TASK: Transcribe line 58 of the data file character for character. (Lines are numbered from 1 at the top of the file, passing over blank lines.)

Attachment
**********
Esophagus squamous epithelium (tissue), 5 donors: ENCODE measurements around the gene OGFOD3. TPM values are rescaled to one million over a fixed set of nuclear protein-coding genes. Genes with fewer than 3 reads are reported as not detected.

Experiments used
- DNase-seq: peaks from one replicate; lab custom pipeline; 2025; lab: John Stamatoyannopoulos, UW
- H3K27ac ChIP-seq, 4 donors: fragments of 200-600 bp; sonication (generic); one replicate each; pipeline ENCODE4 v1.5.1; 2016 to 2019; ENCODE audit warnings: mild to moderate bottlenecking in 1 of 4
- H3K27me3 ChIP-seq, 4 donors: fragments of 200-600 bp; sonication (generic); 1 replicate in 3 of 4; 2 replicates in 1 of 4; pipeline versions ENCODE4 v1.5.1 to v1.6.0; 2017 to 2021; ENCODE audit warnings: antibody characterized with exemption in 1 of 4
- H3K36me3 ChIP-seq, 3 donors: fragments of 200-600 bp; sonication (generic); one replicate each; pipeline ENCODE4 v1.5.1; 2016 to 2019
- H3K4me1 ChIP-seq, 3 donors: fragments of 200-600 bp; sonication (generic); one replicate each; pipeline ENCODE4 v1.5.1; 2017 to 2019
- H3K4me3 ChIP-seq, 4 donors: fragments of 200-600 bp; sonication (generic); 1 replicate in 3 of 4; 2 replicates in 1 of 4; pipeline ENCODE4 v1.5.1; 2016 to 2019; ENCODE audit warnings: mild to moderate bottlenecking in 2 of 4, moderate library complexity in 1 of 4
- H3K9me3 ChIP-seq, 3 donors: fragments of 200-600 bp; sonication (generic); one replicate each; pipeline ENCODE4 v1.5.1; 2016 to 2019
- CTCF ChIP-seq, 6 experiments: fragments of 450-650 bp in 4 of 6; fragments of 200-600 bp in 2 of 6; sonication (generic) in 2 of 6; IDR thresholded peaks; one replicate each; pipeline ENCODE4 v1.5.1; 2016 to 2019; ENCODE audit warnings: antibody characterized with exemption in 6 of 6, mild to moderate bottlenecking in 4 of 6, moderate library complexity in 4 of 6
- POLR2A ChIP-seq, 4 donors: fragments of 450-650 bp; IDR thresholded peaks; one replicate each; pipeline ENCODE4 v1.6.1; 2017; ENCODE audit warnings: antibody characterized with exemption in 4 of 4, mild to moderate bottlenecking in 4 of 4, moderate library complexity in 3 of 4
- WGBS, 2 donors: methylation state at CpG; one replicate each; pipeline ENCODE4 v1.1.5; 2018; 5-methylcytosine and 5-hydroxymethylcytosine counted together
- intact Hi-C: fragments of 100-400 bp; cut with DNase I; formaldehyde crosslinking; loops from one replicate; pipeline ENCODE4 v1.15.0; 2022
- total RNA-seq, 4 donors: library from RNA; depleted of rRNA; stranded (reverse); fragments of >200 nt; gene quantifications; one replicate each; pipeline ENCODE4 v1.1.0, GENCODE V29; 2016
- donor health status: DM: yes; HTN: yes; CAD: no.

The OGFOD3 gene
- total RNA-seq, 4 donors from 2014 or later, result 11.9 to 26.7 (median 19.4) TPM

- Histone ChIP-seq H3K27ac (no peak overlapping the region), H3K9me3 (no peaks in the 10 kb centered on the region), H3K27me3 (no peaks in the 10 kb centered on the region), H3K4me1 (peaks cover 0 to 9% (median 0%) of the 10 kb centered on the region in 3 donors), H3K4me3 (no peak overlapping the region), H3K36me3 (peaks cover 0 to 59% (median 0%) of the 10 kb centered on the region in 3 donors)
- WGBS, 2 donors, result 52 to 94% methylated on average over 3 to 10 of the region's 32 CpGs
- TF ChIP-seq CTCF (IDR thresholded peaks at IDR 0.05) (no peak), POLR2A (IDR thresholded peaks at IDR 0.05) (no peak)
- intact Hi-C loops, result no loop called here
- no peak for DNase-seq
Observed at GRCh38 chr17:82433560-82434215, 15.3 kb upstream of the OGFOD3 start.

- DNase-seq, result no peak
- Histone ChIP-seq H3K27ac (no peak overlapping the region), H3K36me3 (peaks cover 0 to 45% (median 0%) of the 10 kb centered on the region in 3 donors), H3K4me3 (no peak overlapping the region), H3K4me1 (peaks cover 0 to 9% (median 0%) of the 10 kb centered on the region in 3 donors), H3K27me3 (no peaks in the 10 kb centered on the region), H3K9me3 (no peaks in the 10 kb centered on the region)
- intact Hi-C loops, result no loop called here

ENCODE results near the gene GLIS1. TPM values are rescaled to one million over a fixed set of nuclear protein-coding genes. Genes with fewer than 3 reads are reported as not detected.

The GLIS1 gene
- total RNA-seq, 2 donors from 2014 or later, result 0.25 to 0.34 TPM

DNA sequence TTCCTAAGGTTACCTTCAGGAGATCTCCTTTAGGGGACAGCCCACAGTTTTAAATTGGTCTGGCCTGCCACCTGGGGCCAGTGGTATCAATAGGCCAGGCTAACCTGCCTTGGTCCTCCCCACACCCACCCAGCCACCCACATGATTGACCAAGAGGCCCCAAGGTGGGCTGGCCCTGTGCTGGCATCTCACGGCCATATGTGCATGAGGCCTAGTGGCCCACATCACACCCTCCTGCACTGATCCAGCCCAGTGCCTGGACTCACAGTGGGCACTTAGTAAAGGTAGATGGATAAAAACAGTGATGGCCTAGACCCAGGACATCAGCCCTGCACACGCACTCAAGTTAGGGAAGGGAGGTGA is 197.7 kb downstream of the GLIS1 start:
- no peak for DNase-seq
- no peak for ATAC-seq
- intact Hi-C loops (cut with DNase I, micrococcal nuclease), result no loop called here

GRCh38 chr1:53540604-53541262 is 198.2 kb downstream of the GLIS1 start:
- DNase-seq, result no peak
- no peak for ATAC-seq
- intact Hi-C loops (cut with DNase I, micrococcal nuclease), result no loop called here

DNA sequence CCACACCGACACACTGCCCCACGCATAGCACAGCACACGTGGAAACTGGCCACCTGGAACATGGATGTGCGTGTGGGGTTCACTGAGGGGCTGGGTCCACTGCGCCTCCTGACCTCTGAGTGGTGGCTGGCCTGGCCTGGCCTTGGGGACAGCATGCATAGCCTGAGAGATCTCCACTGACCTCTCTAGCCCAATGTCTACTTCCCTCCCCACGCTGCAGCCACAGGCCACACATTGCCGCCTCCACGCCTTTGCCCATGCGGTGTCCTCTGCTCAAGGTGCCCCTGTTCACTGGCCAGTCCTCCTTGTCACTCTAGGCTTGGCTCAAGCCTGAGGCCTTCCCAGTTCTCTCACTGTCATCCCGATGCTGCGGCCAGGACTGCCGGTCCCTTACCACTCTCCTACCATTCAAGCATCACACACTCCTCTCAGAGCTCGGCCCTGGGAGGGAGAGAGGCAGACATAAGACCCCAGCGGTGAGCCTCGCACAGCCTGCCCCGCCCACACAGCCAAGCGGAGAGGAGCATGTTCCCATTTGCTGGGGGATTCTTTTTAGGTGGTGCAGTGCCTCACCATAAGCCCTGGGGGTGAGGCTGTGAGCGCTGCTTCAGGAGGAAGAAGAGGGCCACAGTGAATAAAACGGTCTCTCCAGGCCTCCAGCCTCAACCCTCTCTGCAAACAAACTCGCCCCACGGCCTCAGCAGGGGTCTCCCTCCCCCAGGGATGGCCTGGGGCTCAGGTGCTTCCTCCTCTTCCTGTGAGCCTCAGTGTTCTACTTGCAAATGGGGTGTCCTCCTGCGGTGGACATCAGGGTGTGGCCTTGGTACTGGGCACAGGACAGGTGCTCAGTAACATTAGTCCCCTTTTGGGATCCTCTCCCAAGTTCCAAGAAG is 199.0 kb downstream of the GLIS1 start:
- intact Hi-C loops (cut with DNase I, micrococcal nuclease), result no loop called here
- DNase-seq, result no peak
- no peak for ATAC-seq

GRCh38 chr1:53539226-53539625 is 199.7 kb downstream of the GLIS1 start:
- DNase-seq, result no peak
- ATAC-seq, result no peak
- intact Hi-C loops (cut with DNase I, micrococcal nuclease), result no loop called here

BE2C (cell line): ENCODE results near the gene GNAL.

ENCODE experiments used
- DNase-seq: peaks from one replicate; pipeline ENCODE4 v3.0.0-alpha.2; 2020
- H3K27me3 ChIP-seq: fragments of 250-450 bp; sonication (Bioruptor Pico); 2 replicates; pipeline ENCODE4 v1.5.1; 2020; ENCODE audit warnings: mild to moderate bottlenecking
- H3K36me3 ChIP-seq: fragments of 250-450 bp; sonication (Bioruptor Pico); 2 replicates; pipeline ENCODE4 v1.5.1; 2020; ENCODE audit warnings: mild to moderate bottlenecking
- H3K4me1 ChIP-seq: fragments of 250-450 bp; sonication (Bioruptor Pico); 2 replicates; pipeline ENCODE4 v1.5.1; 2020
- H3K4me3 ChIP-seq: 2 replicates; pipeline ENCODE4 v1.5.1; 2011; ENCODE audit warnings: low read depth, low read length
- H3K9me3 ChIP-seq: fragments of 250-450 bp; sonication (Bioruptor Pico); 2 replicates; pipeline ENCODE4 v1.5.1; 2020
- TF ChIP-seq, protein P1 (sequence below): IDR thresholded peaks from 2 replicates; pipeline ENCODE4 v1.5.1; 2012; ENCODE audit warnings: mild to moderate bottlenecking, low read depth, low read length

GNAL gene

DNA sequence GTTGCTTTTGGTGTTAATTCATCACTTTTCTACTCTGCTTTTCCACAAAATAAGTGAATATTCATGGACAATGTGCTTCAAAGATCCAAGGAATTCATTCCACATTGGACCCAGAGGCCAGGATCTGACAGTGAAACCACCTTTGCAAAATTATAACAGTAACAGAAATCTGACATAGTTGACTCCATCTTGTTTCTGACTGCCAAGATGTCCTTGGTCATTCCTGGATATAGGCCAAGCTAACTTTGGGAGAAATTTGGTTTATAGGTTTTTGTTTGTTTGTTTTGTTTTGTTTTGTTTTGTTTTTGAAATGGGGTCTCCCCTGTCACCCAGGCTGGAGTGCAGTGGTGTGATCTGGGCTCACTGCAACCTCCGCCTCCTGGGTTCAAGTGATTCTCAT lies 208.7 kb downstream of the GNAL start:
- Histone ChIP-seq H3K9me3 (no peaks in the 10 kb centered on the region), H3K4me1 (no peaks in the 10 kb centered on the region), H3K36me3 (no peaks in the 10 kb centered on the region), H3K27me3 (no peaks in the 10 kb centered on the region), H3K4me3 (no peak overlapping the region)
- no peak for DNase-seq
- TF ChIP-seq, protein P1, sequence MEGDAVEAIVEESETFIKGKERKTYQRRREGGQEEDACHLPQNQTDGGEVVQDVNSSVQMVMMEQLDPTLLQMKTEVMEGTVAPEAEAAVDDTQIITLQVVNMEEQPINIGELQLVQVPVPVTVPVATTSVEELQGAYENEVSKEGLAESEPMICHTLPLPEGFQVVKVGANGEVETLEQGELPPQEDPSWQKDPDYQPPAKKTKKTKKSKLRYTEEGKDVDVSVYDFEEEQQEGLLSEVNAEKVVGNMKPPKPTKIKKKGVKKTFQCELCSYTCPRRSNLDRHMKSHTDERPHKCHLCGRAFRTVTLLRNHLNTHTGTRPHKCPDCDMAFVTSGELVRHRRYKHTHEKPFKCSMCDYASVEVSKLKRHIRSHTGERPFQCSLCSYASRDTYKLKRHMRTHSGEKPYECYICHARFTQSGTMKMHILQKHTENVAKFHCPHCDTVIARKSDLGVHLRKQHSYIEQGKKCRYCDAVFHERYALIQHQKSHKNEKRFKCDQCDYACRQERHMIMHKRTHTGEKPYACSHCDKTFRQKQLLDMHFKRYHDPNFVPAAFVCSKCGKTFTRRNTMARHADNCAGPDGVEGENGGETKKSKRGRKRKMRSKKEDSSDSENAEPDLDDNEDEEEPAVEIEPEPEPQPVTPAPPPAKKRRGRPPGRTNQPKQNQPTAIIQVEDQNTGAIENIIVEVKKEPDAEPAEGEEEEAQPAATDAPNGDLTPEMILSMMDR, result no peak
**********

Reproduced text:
- no peak for DNase-seq